Date of Award
Doctor of Philosophy (PhD)
Henry P. Schwarcz
The hydrogen isotopic ratio δD of rain is known to vary according to climate and temperature. The hydrogen in plant tissue reflects both δD of rain and daytime relative humidity (RH) during the growing season. Since tissue from a herbivorous animal records the δD value of the plants in their diets, δD of herbivore bone collagen should ultimately reflect growing season δD of rain, and to a lesser extent, RH. Therefore, the measurement of δD of non-migratory herbivore bone collagen could have considerable potential for monitoring changes in climate through time and thus prove to be a valuable paleoclimatic tool. In this study, methods for analyzing bone collagen for δD were tested and a means for correcting results for hydrogen exchange was devised. It was found that the δD of bone collagen of North American white tailed deer does indeed reflect both growing season rain δD and RH. With correction for the effects of RH the relationship of bone δD versus summer rain δD has a slope of 1.0 indicating a simple relationship and no unexplained sources of bias. It was also found that δ¹⁵N can be used to correct for the effects of RH so that bone δD can be used to estimate rain δD with good accuracy. The rain δD can then be used to estimate temperature. It was further found that relative humidity can be estimated using both bone collagen δD and bone phosphate δ¹⁸O. Additional work found that the δ¹⁵N of bone collagen of animals consuming some C₄ plants is related to local amount of precipitation whereas no such relationship exists for animals consuming only C₃ plants. δ¹⁵N and δ¹³C were also found to vary considerably across North America which could complicate their interpretation in paleodietary studies.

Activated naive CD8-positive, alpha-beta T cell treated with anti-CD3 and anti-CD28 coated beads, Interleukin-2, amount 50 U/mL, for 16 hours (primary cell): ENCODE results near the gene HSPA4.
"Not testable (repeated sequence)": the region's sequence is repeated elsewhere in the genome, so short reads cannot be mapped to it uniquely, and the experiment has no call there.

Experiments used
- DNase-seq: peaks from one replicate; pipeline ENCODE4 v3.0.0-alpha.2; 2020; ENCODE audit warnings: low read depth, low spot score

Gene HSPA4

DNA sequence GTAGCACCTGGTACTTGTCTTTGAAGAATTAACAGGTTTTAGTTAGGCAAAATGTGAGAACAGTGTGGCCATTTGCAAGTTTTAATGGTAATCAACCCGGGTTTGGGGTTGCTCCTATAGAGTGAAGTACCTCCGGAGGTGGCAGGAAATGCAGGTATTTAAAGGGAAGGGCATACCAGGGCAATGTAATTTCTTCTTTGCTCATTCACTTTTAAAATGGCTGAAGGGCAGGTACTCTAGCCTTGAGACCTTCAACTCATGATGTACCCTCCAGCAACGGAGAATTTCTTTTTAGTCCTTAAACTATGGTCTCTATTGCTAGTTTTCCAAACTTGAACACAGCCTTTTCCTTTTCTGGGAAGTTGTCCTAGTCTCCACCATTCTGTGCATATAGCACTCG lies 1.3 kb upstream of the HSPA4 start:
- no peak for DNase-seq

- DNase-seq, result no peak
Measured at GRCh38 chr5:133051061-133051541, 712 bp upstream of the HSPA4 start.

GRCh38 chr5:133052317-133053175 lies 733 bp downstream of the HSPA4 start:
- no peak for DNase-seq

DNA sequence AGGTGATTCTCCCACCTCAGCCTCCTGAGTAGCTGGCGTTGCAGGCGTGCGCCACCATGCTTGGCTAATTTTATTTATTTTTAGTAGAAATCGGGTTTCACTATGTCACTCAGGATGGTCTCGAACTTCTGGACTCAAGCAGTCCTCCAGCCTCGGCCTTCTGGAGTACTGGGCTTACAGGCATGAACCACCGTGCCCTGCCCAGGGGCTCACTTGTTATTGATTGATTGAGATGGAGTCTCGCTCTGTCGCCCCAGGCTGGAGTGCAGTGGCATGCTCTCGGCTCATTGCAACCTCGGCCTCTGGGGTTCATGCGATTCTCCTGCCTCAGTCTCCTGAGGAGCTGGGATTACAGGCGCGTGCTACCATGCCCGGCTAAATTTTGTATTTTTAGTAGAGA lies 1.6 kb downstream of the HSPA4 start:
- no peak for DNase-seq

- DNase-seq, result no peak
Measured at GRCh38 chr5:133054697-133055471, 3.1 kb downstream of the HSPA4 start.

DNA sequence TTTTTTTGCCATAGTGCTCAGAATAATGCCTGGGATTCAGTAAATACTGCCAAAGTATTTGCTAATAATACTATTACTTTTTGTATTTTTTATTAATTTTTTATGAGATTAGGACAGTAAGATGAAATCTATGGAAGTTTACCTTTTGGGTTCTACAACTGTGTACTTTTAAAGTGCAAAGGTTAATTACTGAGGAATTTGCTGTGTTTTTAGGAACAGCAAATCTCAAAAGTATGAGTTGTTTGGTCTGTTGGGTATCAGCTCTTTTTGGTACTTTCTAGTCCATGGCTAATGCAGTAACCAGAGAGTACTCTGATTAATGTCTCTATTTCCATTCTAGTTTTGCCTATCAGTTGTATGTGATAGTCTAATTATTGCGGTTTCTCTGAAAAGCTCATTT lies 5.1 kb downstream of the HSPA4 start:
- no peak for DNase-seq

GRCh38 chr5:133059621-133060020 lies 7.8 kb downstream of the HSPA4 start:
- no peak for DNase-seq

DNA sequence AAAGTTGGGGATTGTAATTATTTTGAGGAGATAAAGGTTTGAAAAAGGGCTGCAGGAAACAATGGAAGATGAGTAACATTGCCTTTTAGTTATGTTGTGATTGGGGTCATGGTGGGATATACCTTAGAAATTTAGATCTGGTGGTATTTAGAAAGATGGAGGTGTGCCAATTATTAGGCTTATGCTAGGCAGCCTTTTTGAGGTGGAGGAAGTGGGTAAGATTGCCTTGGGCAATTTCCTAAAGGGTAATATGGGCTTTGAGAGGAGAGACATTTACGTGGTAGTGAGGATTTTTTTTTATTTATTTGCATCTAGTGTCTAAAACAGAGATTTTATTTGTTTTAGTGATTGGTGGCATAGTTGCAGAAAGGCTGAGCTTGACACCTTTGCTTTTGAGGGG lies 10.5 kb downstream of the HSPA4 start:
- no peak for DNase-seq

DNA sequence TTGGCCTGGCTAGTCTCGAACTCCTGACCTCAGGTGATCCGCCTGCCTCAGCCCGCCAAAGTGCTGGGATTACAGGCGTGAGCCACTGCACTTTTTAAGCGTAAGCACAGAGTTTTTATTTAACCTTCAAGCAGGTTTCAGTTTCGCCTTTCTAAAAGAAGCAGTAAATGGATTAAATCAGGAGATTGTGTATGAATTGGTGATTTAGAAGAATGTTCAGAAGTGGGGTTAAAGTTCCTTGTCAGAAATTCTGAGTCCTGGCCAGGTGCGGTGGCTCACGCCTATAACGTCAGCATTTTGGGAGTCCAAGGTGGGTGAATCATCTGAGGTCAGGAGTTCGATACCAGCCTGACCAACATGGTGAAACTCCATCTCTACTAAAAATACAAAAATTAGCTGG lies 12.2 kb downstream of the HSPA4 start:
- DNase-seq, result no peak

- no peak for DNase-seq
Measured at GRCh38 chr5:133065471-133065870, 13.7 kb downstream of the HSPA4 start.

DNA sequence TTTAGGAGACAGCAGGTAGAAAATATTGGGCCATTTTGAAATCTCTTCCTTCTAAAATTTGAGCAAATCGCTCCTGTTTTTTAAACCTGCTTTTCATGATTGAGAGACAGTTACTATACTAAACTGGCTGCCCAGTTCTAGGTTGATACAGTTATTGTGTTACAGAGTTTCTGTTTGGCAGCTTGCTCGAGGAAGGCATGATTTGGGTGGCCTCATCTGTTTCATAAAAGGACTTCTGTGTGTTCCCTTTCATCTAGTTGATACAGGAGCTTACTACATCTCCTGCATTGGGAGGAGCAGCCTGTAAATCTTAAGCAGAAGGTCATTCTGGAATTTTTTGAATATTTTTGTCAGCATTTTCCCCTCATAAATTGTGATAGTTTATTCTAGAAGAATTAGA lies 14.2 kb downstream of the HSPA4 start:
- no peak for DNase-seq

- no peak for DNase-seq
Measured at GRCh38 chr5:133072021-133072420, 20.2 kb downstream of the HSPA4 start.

Cormie, Allison B., "Developing bone collagen stable hydrogen isotope analyses for paleoclimate research and enhancing interpretations with bone carbon, nitrogen and oxygen isotopes" (1991). Open Access Dissertations and Theses. Paper 3525.